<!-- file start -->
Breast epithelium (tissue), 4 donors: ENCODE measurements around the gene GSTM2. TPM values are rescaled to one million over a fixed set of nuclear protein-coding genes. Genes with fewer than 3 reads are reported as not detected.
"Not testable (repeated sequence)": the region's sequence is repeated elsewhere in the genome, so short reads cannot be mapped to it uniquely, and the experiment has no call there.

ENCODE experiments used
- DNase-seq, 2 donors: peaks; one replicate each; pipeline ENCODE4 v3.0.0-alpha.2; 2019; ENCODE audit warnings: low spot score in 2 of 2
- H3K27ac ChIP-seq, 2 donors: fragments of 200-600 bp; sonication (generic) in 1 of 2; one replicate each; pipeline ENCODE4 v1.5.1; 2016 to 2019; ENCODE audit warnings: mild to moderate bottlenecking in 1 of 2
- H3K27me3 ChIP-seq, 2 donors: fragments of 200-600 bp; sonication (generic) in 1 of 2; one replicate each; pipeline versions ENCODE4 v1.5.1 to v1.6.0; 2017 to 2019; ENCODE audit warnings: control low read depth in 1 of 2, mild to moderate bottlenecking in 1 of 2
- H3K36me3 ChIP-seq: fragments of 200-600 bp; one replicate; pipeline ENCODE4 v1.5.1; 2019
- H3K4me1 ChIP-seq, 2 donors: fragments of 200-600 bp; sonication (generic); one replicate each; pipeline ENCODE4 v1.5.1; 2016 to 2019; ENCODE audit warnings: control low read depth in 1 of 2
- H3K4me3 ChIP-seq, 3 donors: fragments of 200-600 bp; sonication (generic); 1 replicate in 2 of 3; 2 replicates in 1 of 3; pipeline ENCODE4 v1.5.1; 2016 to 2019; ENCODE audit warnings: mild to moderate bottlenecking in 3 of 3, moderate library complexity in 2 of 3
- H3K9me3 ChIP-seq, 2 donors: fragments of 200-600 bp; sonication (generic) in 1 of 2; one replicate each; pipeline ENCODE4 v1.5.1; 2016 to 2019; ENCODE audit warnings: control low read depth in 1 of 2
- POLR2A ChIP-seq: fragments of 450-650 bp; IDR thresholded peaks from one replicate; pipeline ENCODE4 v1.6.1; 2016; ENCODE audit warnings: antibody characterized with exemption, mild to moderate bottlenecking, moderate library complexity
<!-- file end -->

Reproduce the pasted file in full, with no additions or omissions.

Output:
Breast epithelium (tissue), 4 donors: ENCODE measurements around the gene GSTM2. TPM values are rescaled to one million over a fixed set of nuclear protein-coding genes. Genes with fewer than 3 reads are reported as not detected.
"Not testable (repeated sequence)": the region's sequence is repeated elsewhere in the genome, so short reads cannot be mapped to it uniquely, and the experiment has no call there.

ENCODE experiments used
- DNase-seq, 2 donors: peaks; one replicate each; pipeline ENCODE4 v3.0.0-alpha.2; 2019; ENCODE audit warnings: low spot score in 2 of 2
- H3K27ac ChIP-seq, 2 donors: fragments of 200-600 bp; sonication (generic) in 1 of 2; one replicate each; pipeline ENCODE4 v1.5.1; 2016 to 2019; ENCODE audit warnings: mild to moderate bottlenecking in 1 of 2
- H3K27me3 ChIP-seq, 2 donors: fragments of 200-600 bp; sonication (generic) in 1 of 2; one replicate each; pipeline versions ENCODE4 v1.5.1 to v1.6.0; 2017 to 2019; ENCODE audit warnings: control low read depth in 1 of 2, mild to moderate bottlenecking in 1 of 2
- H3K36me3 ChIP-seq: fragments of 200-600 bp; one replicate; pipeline ENCODE4 v1.5.1; 2019
- H3K4me1 ChIP-seq, 2 donors: fragments of 200-600 bp; sonication (generic); one replicate each; pipeline ENCODE4 v1.5.1; 2016 to 2019; ENCODE audit warnings: control low read depth in 1 of 2
- H3K4me3 ChIP-seq, 3 donors: fragments of 200-600 bp; sonication (generic); 1 replicate in 2 of 3; 2 replicates in 1 of 3; pipeline ENCODE4 v1.5.1; 2016 to 2019; ENCODE audit warnings: mild to moderate bottlenecking in 3 of 3, moderate library complexity in 2 of 3
- H3K9me3 ChIP-seq, 2 donors: fragments of 200-600 bp; sonication (generic) in 1 of 2; one replicate each; pipeline ENCODE4 v1.5.1; 2016 to 2019; ENCODE audit warnings: control low read depth in 1 of 2
- POLR2A ChIP-seq: fragments of 450-650 bp; IDR thresholded peaks from one replicate; pipeline ENCODE4 v1.6.1; 2016; ENCODE audit warnings: antibody characterized with exemption, mild to moderate bottlenecking, moderate library complexity